Affective and aesthetic atmospheres as ideological play-spheres: the making of the heroic Indian entrepreneur-philanthropists in design studios
Tereza Kuldova (Oslo Metropolitan University)
Paper short abstract:
Grounded in ethnographic fieldwork in urban north India among fashion designers and their business elite clientele, the paper investigates both the practical and theoretical role of atmospheres at the intersection of ideology, illusion, play, commerce and ethics.
Paper long abstract:
Designer studios of India's leading fashion designers are described by their elite clients as out of this world. Intoxicating, seductive and enchanting, these lavishly designed studios become theatrical stage sets for highly ritualized interactions between the guru-like figure of a designer and his/her client/disciple. Luxury spaces appear as perfect cases of both aesthetic pleasure and manipulation through atmospheres. The paper introduces several ideotypical cases of interaction within these atmospheres, showing the importance of the atmospheric realm, to which I ascribe, together with Gernot Böhme, the level of Wirklichkeit (as opposed to Realität), and pushing our thinking through atmospheres further. In particular, the paper focuses on the affective enactments of the popular ideology of 'ethical and socially responsible business' and of designers' desire to position themselves as patriotic entrepreneur-philanthropists, who sell not only spectacular garments, but also the feeling of doing and being 'good', thus in the end effectively designing 'interpassive virtue'. By utilizing the ambiguous figure of the craftsman, both celebrated as the source par excellence of Indianness and despised as social malaise, the designers theatrically manufacture themselves within the affectively charged space of the studio (and other staged events), as the new Indian heroic figures, following the currently popular ideological line of thought in which business is positioned as the only thinkable solution to social problems. The paper builds on John Huizinga's theory of play, Slavoj Žižek's and Robert Pfaller's theory of interpassivity, while further developing my own anthropological theory of atmospheres, proposed in my doctoral thesis.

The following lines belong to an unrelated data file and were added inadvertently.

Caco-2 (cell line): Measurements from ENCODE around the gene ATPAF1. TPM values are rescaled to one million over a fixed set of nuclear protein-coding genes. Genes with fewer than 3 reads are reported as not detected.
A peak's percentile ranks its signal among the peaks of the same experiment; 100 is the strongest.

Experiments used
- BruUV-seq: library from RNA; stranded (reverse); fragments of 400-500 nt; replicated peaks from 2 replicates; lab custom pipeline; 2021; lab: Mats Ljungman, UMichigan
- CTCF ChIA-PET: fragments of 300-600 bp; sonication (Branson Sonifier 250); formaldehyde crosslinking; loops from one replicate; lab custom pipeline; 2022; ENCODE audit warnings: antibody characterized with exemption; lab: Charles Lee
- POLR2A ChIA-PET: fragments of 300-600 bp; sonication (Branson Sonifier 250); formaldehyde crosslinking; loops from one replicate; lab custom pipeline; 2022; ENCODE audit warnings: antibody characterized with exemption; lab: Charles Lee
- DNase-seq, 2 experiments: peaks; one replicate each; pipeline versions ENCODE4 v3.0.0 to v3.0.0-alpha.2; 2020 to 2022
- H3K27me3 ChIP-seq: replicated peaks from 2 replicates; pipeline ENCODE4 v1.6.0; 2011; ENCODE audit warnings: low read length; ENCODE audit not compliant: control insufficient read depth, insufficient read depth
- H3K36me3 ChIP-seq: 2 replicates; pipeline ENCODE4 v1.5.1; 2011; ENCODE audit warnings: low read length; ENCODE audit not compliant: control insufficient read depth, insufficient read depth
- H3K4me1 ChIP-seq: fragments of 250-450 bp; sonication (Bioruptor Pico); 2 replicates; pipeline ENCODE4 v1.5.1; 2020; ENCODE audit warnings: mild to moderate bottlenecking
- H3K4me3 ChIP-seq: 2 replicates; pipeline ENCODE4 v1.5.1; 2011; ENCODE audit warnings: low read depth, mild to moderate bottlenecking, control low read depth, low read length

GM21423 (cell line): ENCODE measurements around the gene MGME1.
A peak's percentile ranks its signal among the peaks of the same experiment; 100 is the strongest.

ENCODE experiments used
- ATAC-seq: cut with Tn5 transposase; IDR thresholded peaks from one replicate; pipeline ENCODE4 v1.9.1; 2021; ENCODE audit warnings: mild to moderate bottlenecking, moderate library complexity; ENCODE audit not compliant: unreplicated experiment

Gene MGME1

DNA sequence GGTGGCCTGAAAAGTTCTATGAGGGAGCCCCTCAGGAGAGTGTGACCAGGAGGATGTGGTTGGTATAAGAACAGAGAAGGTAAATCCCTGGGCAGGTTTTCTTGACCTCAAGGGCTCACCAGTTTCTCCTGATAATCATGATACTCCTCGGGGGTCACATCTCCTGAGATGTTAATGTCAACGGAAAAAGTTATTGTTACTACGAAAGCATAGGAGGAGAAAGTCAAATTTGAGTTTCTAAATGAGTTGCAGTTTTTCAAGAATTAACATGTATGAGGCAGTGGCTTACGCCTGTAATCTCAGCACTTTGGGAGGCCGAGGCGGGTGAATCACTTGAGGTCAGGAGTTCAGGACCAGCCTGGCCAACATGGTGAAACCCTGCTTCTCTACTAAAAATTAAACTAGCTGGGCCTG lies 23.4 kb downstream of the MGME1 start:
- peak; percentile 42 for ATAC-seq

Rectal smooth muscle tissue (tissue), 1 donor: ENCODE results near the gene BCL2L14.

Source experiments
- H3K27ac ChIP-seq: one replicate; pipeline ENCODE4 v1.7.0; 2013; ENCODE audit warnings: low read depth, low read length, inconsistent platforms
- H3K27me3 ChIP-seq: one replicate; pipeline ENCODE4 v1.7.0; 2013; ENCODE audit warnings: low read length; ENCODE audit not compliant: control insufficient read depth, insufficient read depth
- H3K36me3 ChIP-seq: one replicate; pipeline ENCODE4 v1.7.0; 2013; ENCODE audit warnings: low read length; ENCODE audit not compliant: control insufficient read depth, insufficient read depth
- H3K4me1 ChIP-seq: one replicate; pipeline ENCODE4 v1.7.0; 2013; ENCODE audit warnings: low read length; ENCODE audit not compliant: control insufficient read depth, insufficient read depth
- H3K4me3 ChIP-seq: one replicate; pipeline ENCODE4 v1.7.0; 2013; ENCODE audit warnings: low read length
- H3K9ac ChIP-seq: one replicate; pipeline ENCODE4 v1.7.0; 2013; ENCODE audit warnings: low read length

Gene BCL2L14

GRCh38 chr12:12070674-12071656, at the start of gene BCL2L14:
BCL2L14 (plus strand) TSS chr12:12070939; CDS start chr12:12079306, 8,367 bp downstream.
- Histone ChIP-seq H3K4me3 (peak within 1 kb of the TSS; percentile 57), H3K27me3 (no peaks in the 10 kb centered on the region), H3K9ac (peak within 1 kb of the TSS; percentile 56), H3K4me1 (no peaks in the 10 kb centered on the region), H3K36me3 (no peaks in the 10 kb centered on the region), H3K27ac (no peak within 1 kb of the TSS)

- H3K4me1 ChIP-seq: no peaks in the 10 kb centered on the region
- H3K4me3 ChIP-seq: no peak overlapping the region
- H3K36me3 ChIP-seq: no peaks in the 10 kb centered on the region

Exploring 'atmospheres': an anthropological approach?